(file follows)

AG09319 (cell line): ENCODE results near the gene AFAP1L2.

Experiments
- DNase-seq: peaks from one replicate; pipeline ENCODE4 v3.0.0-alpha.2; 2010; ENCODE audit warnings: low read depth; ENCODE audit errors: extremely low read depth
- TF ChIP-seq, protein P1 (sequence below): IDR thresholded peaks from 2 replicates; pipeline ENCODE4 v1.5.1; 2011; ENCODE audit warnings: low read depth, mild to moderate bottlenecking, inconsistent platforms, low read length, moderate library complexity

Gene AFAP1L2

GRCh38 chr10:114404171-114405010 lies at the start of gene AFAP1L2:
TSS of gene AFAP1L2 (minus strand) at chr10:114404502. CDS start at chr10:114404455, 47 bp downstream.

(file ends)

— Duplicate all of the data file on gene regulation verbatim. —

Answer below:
AG09319 (cell line): ENCODE results near the gene AFAP1L2.

Experiments
- DNase-seq: peaks from one replicate; pipeline ENCODE4 v3.0.0-alpha.2; 2010; ENCODE audit warnings: low read depth; ENCODE audit errors: extremely low read depth
- TF ChIP-seq, protein P1 (sequence below): IDR thresholded peaks from 2 replicates; pipeline ENCODE4 v1.5.1; 2011; ENCODE audit warnings: low read depth, mild to moderate bottlenecking, inconsistent platforms, low read length, moderate library complexity

Gene AFAP1L2

GRCh38 chr10:114404171-114405010 lies at the start of gene AFAP1L2:
TSS of gene AFAP1L2 (minus strand) at chr10:114404502. CDS start at chr10:114404455, 47 bp downstream.